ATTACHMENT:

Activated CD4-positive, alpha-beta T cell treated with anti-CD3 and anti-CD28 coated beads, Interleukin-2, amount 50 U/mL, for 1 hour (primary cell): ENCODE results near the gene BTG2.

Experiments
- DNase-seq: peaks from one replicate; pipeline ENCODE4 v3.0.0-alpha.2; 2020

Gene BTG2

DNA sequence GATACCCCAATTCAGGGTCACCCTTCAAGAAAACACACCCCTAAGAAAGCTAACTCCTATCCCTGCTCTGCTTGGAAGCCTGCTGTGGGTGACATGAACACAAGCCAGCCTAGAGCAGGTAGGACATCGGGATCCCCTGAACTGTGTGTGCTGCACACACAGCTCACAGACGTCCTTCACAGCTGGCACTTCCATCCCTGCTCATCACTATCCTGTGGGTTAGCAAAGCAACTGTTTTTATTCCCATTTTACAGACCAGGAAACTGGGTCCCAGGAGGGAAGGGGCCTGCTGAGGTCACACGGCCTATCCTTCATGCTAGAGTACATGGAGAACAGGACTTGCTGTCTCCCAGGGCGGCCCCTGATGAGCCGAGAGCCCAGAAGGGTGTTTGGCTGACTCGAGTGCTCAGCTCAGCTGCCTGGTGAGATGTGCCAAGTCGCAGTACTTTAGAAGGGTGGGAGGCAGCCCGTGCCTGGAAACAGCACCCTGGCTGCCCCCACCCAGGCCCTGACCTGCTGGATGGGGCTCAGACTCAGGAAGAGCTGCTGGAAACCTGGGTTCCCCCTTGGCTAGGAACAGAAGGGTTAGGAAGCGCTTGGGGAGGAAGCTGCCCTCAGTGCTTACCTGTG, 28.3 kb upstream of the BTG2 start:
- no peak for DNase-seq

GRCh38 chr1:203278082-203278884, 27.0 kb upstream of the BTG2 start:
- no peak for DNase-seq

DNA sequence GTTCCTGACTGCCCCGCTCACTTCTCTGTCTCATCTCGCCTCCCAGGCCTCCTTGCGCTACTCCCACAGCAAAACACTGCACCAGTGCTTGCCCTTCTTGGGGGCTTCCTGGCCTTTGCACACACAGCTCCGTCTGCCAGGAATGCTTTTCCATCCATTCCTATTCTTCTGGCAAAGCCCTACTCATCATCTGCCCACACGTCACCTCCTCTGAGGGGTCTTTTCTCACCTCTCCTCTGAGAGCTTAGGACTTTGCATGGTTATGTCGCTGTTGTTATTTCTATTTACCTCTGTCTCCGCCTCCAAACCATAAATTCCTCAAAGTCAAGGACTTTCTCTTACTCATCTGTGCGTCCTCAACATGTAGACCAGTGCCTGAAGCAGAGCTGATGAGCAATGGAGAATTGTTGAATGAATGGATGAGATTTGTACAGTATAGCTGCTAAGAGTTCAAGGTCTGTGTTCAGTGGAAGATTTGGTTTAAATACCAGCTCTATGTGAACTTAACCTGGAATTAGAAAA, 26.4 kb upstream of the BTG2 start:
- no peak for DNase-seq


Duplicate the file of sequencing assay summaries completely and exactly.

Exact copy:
Activated CD4-positive, alpha-beta T cell treated with anti-CD3 and anti-CD28 coated beads, Interleukin-2, amount 50 U/mL, for 1 hour (primary cell): ENCODE results near the gene BTG2.

Experiments
- DNase-seq: peaks from one replicate; pipeline ENCODE4 v3.0.0-alpha.2; 2020

Gene BTG2

DNA sequence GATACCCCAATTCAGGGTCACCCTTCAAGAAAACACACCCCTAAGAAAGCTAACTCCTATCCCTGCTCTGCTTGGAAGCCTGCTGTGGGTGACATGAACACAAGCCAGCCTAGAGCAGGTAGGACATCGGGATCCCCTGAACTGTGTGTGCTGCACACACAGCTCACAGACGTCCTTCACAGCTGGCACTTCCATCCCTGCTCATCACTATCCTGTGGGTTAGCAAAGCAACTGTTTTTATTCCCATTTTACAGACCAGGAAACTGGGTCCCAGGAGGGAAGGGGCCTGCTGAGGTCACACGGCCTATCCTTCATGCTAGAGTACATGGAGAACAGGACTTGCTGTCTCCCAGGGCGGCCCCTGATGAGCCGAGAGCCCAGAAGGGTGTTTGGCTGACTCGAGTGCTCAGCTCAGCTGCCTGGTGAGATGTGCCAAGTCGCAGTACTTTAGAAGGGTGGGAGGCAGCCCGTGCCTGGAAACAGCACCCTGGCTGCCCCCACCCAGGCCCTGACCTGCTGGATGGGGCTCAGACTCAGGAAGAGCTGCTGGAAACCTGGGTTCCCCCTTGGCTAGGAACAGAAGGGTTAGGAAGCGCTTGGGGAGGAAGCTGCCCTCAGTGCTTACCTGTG, 28.3 kb upstream of the BTG2 start:
- no peak for DNase-seq

GRCh38 chr1:203278082-203278884, 27.0 kb upstream of the BTG2 start:
- no peak for DNase-seq

DNA sequence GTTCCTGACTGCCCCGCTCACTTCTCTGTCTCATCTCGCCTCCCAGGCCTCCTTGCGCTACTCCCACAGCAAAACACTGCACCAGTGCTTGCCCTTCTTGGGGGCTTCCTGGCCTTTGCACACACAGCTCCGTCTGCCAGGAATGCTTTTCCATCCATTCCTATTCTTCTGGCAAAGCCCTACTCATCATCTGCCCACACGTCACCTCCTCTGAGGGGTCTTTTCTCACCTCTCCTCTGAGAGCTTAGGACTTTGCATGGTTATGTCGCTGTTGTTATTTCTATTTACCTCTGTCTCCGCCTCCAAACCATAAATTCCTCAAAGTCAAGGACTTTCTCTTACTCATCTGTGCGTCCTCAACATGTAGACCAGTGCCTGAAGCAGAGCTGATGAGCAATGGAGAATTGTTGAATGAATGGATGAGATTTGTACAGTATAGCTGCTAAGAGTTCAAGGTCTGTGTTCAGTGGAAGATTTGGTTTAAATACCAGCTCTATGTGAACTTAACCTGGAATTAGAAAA, 26.4 kb upstream of the BTG2 start:
- no peak for DNase-seq